Well, Apple has conveniently reserved its rights to make changes -- unilaterially -- to its DRM and your ability to make fair use via its Terms of Service and Terms of Sale pretty much anytime it pleases, without even having to give you notice.


Using a game to describe all the images on the net

ESP Game (reg required, cypherpunks/cypherpunks works) is a game whose objective is to incent English-speaking net users to keyword-label every image on the Internet. The game throws up an image in a Java applet, then asks you and an anonymous "partner" elsewhere on the net to type in keywords until both of you have a word in common -- IOW, until you and a stranger can agree on a good label for the picture. Presumably, this is being added to a metadata database for the purpose of cataloguing all the images on the net. Neat idea. Link (Thanks, Jed!)

Free mall WiFi on the rise

Shopping malls across the US are adding free WiFi:
A very small number of the 1,130 malls in the United States have wireless access. But, she said, an increasing number are thinking of installing the capability.

For instance, Westfield America Trust said most of its 62 regional and super regional shopping centers will soon offer the service. Taubman, which owns or manages 31 malls, began offering Wi-Fi services yesterday at its The Shops at Willow Bend in Plano, Texas.

"If you look at malls in general, you are really seeing owners bring in things that allow for more people to come do a variety of things at the center," Duker said. "The mall has become more than a place to shop."

Link (via WiFiNetNews)

Steampunk/dead media photoshopping contest

Today's Worth1000 photoshopping contest is "Vintage Products" -- lots of nice steampunk and dead-media licks here. Link

Man-and-Robot standup comedy in Japan

BoingBoing pal Steve Portigal points us to "a demo of Japanese speaking robot technology, presented as a duo-standup routine featuring one of Japan's well-known comics. The robot is called PaPeJiro. So, if the robot kills - does that violate [Isaac Asimov's] Three Laws [of Robotics]?" Link

LayerOne Technology Conference in LA June 12-13

BoingBoing buddy boogah says:
A few of us have been working overtime to get a little technology conference together in Los Angeles. We've tried to make LayerOne an event for both the geek set and the suit in IT and our roster of speakers can back those claims up. In fact, here's a sampling of four of our dozen speakers:

- Danny O'Brien will be rehashing his talk from Emerging Tech 2004 [a crowd favorite] about the work habits of alpha geeks.
- Jason Schultz from the EFF talking about the DMCA and how it's stifling innovation.
- USC professor Douglas Thomas covering the politics of code.
- Dan Kaminsky, author of network toolset Paketto Keiretsu cranking out some more code/theory that's bound to marvel and frighten.

Not bad, eh? There's eight more talks where those four came from. We're currently in the middle of early bird registration - where we're shaving $10 off the $50 door price. That's a weekend's worth of talks and a free beer social on Saturday night for $40.


Third porn actor tests positive for HIV -- Jessica Dee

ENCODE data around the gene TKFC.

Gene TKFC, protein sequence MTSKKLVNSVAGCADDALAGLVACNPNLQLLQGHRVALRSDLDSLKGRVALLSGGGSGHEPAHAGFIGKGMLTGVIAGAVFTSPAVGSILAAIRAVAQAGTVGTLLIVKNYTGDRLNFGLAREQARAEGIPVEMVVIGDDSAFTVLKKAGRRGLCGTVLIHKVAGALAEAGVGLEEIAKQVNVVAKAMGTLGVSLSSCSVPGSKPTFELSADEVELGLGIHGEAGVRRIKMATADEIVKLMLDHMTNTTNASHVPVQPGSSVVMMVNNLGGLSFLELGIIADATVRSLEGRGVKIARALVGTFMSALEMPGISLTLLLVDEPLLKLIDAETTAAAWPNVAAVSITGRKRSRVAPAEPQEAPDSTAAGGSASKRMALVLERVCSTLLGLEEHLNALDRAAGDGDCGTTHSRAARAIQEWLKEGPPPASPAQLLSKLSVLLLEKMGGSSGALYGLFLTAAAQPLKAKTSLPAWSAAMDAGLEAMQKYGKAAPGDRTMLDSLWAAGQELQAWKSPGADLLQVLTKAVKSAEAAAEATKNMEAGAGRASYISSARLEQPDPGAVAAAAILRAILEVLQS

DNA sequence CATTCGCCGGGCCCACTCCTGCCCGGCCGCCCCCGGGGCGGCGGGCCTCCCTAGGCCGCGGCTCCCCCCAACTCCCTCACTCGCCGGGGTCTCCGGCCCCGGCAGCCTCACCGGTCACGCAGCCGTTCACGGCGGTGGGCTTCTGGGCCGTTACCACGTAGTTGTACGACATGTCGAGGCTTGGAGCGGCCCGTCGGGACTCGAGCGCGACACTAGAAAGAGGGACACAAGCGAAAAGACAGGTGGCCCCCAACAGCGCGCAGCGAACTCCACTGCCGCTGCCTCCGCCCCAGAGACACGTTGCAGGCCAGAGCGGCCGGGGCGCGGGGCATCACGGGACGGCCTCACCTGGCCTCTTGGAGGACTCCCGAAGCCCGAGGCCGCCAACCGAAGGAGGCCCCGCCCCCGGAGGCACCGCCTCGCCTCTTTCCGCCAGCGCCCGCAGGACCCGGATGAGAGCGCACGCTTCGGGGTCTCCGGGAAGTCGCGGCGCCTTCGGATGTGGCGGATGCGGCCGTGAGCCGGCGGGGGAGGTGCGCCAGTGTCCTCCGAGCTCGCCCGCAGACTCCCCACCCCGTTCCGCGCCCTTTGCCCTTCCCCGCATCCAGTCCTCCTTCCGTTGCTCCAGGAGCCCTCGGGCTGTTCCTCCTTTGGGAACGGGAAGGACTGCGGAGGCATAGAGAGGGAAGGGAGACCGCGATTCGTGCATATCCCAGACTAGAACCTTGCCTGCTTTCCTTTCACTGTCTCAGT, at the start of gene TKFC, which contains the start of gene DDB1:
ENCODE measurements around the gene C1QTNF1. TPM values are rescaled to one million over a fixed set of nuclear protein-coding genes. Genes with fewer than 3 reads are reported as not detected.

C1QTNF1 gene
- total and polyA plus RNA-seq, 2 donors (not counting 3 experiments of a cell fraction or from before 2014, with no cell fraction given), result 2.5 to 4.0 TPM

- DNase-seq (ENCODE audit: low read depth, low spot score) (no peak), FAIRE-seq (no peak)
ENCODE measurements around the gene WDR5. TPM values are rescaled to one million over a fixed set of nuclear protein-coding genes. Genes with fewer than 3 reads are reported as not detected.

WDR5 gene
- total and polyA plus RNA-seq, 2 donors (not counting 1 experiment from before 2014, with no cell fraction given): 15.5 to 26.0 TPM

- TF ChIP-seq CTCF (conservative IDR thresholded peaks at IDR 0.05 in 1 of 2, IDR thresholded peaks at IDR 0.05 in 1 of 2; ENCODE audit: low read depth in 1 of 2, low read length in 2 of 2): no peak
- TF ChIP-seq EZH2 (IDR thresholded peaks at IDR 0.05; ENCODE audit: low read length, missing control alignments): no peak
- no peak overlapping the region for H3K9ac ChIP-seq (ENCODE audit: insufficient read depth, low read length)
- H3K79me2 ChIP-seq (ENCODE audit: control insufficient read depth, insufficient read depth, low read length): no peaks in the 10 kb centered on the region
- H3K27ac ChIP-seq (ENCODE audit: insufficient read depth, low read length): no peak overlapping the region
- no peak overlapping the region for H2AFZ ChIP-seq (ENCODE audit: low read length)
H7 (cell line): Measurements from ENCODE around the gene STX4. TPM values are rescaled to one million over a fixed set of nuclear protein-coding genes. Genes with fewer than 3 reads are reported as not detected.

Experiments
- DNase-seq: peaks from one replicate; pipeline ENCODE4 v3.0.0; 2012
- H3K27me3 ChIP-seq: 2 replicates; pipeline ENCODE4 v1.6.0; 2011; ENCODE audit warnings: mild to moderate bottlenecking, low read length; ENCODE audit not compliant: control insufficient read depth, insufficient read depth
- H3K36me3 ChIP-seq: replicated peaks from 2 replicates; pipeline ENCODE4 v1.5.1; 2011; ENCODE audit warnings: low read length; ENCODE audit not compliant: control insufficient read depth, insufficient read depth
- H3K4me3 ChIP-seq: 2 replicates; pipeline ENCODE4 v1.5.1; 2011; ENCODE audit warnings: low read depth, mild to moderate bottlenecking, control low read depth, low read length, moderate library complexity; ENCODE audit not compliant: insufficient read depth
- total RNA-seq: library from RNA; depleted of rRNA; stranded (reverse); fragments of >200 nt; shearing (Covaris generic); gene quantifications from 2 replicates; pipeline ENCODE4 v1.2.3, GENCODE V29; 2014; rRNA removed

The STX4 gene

Fleshbot says:
[A] third adult performer, Jessica Dee, has also tested positive for HIV. Unlike Lara Roxx, who was just entering the business, Jessica has considerable video and photo experience under her belt. A search for her name at Ask Jolene turns up at least one photoset which seems to match the thumbnail photo of her in the AVN article; you can look that one up yourself if you're as morbidly curious as we were.

"Another Woman Who Worked with Darren James Tests HIV-Positive" (AVN)
"Jessica Dee Identified as Third HIV-Positive Performer" (AVN)
Jessica Dee (videography @ Search Extreme)


Bob Moog documentary looks great

The video clips from the new Bob Moog (inventor of the Moog synthesizer) documentary (titled "moog") are very exciting. Can't wait to see it. He says inventing things is a combination of "discovering and witnessing." (As an aside, isn't "Moog" a great name. It has that mod 60s sound that's perfect for a synthesizer. I don't think it would have been as popular had his last name been anything else.) Link

BBC TV channel offers programming for pets

From the Guardian: Pet TV "is being billed by the BBC as an attempt to find out what sort of TV programmes, sounds and images animals respond to. The interactive TV service will consist of a looped series of images and sounds, including clips of snooker balls rolling across the green baize, frisbees flying through the air, cat toys and cartoon characters such as Top Cat." Link (Registration required, unless you use the wonderful (Thanks, Carlo!)

Patriot Act designed to protect Patriot Act by preventing challenges to it to be made public

Great headline from the Washington Post: "Patriot Act Suppresses News Of Challenge to Patriot Act." It has to do with the ACLU filing a lawsuit challenging something in the Patriot Act, but a different provision in the Patriot Act made it illegal for the ACLU to reveal the lawsuit. Neat! Link

Russian MP3 site sells music for about five cents a song

The Sydney Morning Herald spoke to a lawyer about, the Russian company that sells tons of online music by the gigabyte, and he said it is not likely that anyone who buys music from the site could get in trouble.
We sought some advice from a Melbourne barrister and contributor to these pages, Simon Minahan, who practises in the area of intellectual property. His opinion: "There's probably nothing to stop the individual from downloading this material for private use. For end users, the issue is a basic question relevant to acquiring a reproduction of any copyright work: has the rights owner consented?" Even if's asserted licence is bogus, says Minahan, "the end user would seem to have a good basis to argue that he is an innocent infringer, which would mean he isn't liable to damages, although he would still be liable to an order requiring him to destroy or deliver up any copies and an order requiring him to refrain from doing it again."
Link (Thanks, JNelsonW!)

Googie landmark threatened with demolition

parasolSeal Beach, California's UFO-shaped Parasol diner, which is kept in pristine 1967 original condition by its owner, is scheduled to be torn down by a shopping mall developer in May. This site has more Parasol pictures, articles, and a link to an online petition. Link (Thanks, Todd!)